While Jim Brown is widely considered the greatest running back of alltime, some would argue that Walter isn’t the best NFL running back of alltime. The argument relates to position value, competition, and different rules. Many consider Jim Brown the best NFL running back of alltime, but I don’t know enough about their achievements to make a decision on which player is the best. You will have to decide what you believe is right for you.

This article examines the running back careers of Emmitt Smith, OJ Simpson, and Barry Sanders. Which of them was the best running back? This article will also consider the role of running backs in the movies. Whether or not Emmitt Smith was the best running back depends on how you view his career. To begin, consider the stats of his career.

OJ Simpson’s career as a running back

OJ Simpson is best known for his infamous run in the San Francisco 49ers’ locker room. The former running back is now an actor, broadcaster and convicted felon. He played for the Buffalo Bills and San Francisco 49ers. Despite his infamous name, Simpson’s career as a running back was nothing short of spectacular. Read on to learn more about this former athlete’s career.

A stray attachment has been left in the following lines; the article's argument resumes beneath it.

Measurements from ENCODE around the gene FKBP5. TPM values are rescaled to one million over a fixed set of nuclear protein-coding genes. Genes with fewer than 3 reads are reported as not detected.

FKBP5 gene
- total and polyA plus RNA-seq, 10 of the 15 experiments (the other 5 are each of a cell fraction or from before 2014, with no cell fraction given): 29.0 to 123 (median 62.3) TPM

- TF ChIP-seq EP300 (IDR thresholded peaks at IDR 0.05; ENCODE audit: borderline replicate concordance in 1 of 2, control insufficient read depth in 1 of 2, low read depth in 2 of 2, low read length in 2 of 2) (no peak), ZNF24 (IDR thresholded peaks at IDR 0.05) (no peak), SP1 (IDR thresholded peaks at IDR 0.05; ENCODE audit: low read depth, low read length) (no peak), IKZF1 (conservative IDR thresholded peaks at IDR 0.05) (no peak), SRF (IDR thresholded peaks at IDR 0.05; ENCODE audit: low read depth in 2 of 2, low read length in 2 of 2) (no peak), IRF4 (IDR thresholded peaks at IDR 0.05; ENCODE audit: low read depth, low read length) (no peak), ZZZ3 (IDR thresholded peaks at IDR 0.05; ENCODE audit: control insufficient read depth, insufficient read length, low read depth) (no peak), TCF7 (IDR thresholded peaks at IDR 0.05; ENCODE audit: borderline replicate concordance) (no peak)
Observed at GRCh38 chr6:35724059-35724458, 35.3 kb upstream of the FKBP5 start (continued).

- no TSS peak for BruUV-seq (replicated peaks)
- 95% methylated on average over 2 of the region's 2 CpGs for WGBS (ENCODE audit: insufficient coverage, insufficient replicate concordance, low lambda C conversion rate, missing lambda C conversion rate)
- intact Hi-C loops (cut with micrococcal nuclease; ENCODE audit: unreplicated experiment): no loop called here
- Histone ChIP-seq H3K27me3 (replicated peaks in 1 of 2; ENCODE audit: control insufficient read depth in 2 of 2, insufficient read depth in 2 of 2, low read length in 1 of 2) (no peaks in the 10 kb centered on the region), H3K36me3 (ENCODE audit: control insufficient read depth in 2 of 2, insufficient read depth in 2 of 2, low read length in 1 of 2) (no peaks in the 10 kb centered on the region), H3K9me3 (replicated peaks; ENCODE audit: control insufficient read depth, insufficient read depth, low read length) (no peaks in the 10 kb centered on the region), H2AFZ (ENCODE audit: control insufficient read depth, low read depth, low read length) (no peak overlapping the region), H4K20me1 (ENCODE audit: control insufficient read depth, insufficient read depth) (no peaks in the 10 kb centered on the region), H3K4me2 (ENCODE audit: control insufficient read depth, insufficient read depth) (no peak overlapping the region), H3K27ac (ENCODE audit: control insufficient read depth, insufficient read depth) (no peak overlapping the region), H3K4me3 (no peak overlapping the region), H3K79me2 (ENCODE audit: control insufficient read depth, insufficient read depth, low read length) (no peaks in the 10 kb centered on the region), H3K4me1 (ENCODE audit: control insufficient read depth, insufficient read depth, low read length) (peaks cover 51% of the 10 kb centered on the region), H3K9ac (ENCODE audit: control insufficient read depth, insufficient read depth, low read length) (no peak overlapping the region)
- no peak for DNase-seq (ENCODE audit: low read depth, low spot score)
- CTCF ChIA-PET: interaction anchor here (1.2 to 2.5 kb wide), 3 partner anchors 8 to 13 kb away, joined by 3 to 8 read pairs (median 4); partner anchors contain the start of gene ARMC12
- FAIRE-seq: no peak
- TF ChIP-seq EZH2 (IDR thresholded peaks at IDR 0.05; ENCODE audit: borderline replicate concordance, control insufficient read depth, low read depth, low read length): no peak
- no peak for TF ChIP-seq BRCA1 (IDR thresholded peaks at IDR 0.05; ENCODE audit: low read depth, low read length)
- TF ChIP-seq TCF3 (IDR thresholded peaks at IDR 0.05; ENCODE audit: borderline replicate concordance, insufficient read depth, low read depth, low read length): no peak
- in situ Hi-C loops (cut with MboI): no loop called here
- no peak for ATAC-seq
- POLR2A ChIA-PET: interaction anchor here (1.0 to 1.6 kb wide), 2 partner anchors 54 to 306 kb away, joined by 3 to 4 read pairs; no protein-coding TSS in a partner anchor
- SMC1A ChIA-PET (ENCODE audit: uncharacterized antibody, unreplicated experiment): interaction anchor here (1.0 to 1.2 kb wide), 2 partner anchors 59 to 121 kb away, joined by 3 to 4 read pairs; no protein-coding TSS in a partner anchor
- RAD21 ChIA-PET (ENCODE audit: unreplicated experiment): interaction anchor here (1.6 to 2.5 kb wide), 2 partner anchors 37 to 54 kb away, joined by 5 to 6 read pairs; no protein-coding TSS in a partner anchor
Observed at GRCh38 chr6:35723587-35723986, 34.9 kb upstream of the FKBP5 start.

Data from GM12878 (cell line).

OJ’s success as a running back was matched only by his infamous off-field behavior. While on the field, he had an image of being a troublemaker, which he had to disassociate himself from. However, the warm personality and charm he displayed were enough to help him become a legend. He was able to capitalize on his star power to become an icon, becoming the first African-American athlete to be merchandised on a massive scale.